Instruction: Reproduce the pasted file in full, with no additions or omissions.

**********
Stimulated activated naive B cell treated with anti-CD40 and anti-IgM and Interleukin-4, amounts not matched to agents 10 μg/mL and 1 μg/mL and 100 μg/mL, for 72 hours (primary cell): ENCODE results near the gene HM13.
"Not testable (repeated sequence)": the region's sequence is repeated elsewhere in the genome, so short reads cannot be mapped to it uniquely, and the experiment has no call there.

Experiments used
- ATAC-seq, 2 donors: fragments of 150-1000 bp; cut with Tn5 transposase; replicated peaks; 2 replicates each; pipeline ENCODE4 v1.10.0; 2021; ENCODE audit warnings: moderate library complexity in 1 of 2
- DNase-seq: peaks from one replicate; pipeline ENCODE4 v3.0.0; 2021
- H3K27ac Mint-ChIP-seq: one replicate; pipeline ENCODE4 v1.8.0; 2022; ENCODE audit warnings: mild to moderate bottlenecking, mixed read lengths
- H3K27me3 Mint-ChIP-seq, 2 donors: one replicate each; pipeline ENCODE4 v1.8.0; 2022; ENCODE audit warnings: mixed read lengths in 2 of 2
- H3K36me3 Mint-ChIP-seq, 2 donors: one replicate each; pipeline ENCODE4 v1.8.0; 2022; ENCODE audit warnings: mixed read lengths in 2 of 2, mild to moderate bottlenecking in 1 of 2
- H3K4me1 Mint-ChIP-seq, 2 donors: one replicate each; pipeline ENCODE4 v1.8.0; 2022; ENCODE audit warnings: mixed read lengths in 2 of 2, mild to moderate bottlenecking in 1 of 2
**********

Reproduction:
Stimulated activated naive B cell treated with anti-CD40 and anti-IgM and Interleukin-4, amounts not matched to agents 10 μg/mL and 1 μg/mL and 100 μg/mL, for 72 hours (primary cell): ENCODE results near the gene HM13.
"Not testable (repeated sequence)": the region's sequence is repeated elsewhere in the genome, so short reads cannot be mapped to it uniquely, and the experiment has no call there.

Experiments used
- ATAC-seq, 2 donors: fragments of 150-1000 bp; cut with Tn5 transposase; replicated peaks; 2 replicates each; pipeline ENCODE4 v1.10.0; 2021; ENCODE audit warnings: moderate library complexity in 1 of 2
- DNase-seq: peaks from one replicate; pipeline ENCODE4 v3.0.0; 2021
- H3K27ac Mint-ChIP-seq: one replicate; pipeline ENCODE4 v1.8.0; 2022; ENCODE audit warnings: mild to moderate bottlenecking, mixed read lengths
- H3K27me3 Mint-ChIP-seq, 2 donors: one replicate each; pipeline ENCODE4 v1.8.0; 2022; ENCODE audit warnings: mixed read lengths in 2 of 2
- H3K36me3 Mint-ChIP-seq, 2 donors: one replicate each; pipeline ENCODE4 v1.8.0; 2022; ENCODE audit warnings: mixed read lengths in 2 of 2, mild to moderate bottlenecking in 1 of 2
- H3K4me1 Mint-ChIP-seq, 2 donors: one replicate each; pipeline ENCODE4 v1.8.0; 2022; ENCODE audit warnings: mixed read lengths in 2 of 2, mild to moderate bottlenecking in 1 of 2